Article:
SAN FRANCISCO, SEPT. 17 -- In the shadow of Mission Dolores, with police helicopters circling overhead and uniformed officers lined up behind the metal barricades, the nonadmirers gathered here this afternoon.

Some wore mitres made of newspaper and some wore traditional Roman Catholic robes, except that the person in a nun's habit was a man and the person in a cardinal's outfit was a woman. She appeared to be pregnant.

"This man is morally bankrupt," said the man in the nun's habit, who was speaking into a television camera. There were a great many television cameras about, all of them held by men and women trying not to film each other as they sought visuals of the demonstrators who had promised vocal protest against the visit of Pope John Paul II.

"We want to be clear about this: we are not anti-Catholic, and we are not antipope," said Lisa Desposito, a member of the group called Catholics for a Free Choice. The group ran large newspaper advertisements today criticizing the papal ban on abortion and artificial birth control.

"I come here to deliver a message to the hierarchy and the Holy Father. Catholics have not fallen away from the church -- the church has fallen away from its people," Desposito said.

The church has accommodated dissent and change before, she declared from the back of a pickup truck covered with placards and wired for broadcast sound. "It's an important Catholic principle," she said. "Love can never be wrong."

The mood of the crowd was spirited and jovial, with men and women carrying signs reading Curb Your Dogma and Just Nope to the Pope. Photographers jostled one another for pictures of the large skeletal construction in papal dress, or the drawing of a papal figure hammering to the cross a man labeled "homosexual."

When the papal entourage arrived at 5:50 p.m. PDT, the crowd broke into a loud chorus of boos and whistles. Many shouted, "Shame! Shame!" and cheered when one of the protest organizers, whose vantage point was high enough to see the passing dignitaries, announced that the noise was loud enough to be heard by the pope.

"The world is watching two events today," declared John Wahl, a lawyer who organized today's Mission Dolores protest. "They're watching one event in there, where a symbol of religious oppression, John Paul II, is going to say a few things about subjects that affect each of us deeply in our hearts."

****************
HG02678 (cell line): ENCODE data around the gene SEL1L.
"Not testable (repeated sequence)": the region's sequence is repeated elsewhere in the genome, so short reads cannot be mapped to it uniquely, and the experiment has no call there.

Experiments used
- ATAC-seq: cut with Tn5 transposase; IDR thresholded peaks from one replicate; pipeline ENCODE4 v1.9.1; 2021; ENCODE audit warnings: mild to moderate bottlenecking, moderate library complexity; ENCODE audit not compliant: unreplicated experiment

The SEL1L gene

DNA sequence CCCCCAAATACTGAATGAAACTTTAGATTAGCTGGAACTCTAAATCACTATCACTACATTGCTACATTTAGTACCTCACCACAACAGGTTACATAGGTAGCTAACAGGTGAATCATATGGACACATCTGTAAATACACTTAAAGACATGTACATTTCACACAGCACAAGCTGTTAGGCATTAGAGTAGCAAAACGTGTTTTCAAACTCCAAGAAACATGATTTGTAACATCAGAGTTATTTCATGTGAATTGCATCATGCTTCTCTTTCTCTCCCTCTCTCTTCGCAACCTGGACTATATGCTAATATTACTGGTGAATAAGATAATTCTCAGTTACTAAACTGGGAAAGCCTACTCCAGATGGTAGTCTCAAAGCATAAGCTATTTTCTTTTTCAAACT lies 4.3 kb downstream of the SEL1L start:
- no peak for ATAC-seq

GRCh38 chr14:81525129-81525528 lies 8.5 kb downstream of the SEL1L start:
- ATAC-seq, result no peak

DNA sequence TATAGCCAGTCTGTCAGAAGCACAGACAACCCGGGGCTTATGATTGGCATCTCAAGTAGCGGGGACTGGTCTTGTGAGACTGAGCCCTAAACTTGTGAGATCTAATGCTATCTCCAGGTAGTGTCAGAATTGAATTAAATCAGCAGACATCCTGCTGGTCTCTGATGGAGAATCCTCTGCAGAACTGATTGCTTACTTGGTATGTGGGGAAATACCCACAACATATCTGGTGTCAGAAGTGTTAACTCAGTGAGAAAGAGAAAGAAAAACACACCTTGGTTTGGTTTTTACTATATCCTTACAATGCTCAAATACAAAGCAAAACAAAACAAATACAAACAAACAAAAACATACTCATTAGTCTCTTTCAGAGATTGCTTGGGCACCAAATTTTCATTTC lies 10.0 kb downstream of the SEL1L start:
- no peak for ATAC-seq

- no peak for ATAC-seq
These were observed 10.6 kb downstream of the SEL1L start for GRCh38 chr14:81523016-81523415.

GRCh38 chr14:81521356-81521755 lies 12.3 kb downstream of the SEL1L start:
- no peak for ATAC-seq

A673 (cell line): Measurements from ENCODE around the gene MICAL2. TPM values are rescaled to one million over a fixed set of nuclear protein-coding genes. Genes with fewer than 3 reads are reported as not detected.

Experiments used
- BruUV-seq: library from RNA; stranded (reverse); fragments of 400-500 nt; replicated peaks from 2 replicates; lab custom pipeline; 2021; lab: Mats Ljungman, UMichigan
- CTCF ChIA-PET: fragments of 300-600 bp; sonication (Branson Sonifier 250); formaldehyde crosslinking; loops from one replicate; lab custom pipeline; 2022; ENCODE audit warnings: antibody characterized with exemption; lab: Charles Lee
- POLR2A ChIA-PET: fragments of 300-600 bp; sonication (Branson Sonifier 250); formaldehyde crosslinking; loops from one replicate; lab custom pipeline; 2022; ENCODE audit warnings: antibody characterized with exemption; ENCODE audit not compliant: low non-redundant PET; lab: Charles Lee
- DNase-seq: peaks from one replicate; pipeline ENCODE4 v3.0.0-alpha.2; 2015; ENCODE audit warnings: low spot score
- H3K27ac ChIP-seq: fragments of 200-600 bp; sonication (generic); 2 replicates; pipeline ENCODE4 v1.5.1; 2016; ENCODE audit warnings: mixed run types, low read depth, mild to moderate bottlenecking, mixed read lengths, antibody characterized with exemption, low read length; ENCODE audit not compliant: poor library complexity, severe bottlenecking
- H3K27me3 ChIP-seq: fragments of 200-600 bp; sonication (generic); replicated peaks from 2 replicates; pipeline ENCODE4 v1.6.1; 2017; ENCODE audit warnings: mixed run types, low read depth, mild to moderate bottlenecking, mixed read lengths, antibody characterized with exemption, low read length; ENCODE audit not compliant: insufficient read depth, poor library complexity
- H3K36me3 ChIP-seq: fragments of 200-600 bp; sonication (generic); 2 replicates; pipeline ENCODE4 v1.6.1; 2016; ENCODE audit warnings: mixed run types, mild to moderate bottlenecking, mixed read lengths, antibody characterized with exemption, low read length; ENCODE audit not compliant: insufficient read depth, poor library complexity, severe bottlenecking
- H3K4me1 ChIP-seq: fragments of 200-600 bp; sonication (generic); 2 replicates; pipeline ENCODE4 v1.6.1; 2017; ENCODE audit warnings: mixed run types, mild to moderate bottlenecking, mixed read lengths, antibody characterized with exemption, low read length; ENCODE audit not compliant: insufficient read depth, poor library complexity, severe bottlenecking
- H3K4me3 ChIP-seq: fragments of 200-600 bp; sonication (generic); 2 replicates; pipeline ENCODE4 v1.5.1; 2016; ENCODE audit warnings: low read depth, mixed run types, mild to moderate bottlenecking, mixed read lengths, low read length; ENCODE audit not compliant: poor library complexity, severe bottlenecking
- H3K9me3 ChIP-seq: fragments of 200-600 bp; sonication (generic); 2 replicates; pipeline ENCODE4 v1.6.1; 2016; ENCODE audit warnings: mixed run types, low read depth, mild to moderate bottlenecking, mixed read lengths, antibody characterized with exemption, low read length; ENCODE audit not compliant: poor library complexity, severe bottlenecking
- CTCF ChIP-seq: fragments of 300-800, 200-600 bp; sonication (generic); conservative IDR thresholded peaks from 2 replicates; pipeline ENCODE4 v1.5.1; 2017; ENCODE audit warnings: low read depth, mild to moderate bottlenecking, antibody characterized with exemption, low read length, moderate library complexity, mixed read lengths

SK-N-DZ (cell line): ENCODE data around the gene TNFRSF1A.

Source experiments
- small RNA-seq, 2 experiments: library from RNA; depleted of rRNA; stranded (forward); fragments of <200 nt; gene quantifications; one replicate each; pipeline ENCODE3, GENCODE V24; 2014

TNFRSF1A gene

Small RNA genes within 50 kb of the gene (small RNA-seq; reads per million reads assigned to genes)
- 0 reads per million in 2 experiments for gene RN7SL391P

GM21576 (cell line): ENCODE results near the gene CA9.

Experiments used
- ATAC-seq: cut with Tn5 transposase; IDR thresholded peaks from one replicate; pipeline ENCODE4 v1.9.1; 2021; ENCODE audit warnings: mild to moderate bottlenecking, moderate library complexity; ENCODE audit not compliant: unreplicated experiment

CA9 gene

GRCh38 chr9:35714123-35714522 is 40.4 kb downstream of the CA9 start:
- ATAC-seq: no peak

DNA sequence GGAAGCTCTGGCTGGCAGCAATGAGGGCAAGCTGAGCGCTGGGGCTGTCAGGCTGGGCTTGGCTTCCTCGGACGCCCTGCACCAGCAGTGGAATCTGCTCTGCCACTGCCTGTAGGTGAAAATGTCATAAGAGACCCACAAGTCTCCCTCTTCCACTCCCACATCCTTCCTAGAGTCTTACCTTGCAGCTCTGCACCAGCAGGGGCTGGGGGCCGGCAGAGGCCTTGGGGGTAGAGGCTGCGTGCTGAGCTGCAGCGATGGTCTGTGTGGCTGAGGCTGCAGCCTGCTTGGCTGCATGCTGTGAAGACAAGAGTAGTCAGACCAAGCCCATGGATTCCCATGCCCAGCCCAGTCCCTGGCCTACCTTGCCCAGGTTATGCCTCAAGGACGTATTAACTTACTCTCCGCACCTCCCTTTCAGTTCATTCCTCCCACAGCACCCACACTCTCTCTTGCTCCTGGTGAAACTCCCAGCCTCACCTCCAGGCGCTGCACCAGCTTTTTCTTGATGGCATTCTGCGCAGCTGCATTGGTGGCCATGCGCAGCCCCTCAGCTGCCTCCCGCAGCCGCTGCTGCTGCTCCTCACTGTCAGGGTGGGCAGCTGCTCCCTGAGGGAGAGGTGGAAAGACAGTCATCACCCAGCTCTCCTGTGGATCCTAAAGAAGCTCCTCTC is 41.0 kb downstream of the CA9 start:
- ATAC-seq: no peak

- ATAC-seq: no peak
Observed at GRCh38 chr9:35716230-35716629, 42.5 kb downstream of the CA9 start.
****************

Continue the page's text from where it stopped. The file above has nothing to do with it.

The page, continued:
The other event, Wahl said, gesturing to the gathered reporters, was the protest that he had helped convene.

But Wahl said it is particularly noteworthy that the plan of the papal visit included having the pontiff greet more than 50 AIDS patients as he read Mass inside the mission.

"After six years of this epidemic, the pope has discovered there are people with AIDS," Wahl said. "He told us that we need his compassion -- we've developed our own compassion. We've developed our own systems of care. We have done it, not that pope, not any cardinal -- we, the people, have done it."

Leonard Matlovich -- the Air Force sergeant who gained national attention 12 years ago when he was discharged from the service because of his homosexuality -- attended the demonstration. He said that although he is now under treatment for AIDS, he feels reasonably well and sees some merit to the papal visit, because of the widespread coverage of so many issues involving the Catholic Church the visit triggered.

"It has provided us with so much news coverage," he said. "And it is so incredible that now in Riceville, Iowa, they're hearing about AIDS, and they're hearing about women, and they're hearing about issues that are being discussed."

A hundred yards away, held back from viewing the pope by the wide police barricades, a very disgruntled elderly Guatemalan woman stood and digested the idea that she was surrounded by people who did not in fact respect the pope. In Spanish, sounding astonished, she said, "You mean they're against him?"